‘I, Me, Mine’
Alisa Mandrigin (University of Edinburgh)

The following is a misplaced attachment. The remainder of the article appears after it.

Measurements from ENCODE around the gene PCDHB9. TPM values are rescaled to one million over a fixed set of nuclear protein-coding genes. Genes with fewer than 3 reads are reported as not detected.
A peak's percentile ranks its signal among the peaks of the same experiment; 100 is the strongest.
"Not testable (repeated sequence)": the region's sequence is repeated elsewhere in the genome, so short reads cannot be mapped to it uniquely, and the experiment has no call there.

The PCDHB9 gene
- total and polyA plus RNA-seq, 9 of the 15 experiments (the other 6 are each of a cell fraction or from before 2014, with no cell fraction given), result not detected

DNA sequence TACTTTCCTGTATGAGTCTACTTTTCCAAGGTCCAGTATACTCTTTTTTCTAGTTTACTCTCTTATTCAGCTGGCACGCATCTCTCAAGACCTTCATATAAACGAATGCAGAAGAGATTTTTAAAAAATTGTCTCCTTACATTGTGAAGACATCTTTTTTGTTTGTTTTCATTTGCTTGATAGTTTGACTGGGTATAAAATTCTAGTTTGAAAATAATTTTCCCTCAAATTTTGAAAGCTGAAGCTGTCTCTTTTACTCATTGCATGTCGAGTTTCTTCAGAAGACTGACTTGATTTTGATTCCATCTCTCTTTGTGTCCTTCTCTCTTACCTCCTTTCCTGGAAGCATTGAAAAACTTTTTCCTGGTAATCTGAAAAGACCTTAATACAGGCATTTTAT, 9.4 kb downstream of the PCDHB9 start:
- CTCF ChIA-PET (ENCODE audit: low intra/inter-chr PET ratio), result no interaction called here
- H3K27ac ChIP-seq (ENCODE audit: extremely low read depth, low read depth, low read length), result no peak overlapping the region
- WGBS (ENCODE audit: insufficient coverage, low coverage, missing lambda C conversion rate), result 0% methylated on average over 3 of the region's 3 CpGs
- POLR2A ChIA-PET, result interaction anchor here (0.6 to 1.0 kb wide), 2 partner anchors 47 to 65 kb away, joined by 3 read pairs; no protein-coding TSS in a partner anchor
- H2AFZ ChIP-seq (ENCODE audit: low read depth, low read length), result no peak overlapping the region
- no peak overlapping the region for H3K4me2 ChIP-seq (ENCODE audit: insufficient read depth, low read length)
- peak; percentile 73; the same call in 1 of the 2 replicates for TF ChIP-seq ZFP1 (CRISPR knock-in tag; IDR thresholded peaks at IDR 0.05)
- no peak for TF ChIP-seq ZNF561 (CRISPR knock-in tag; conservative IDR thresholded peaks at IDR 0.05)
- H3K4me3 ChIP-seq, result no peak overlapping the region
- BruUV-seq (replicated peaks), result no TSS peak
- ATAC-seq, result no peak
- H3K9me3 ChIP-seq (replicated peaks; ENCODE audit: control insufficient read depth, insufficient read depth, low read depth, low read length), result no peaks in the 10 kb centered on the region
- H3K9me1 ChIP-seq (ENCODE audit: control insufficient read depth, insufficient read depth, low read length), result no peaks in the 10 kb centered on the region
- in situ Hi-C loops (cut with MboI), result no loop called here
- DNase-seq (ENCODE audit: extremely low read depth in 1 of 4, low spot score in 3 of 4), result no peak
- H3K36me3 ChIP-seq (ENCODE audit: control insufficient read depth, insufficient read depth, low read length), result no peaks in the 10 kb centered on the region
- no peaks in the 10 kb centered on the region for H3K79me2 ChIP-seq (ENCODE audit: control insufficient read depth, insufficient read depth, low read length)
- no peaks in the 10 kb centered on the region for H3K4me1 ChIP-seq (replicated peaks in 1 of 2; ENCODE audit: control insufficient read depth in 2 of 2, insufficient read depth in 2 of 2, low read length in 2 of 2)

Phenomenologists have claimed that pre-reflective self-consciousness offers us the means to ascribe properties to ourselves (Zahavi 1999, 2005). I can self-ascribe a previous experience to myself because the self-as-subject of my current memory can connect or match the self-as-subject of that past experience. This suggests that this subjective-awareness, including pre-reflective bodily awareness, gives us awareness of oneself qua subject, even as a physical object. However, the details of this suggestion are unclear. We can query how it is that I can self-attribute the face reflected in the mirror to myself. My pre-reflective bodily-awareness does not present me with the object-body (or indeed any object), yet for the one to connect with the other, there must be something that can match the pre-reflective bodily awareness with the awareness of the body-as-object. Whilst proprioception might seem like an obvious means of connecting the body-as-subject with the body-as-object, it merely illustrates the problem we have by amplifying the distinction between subject-awareness and observational object-awareness.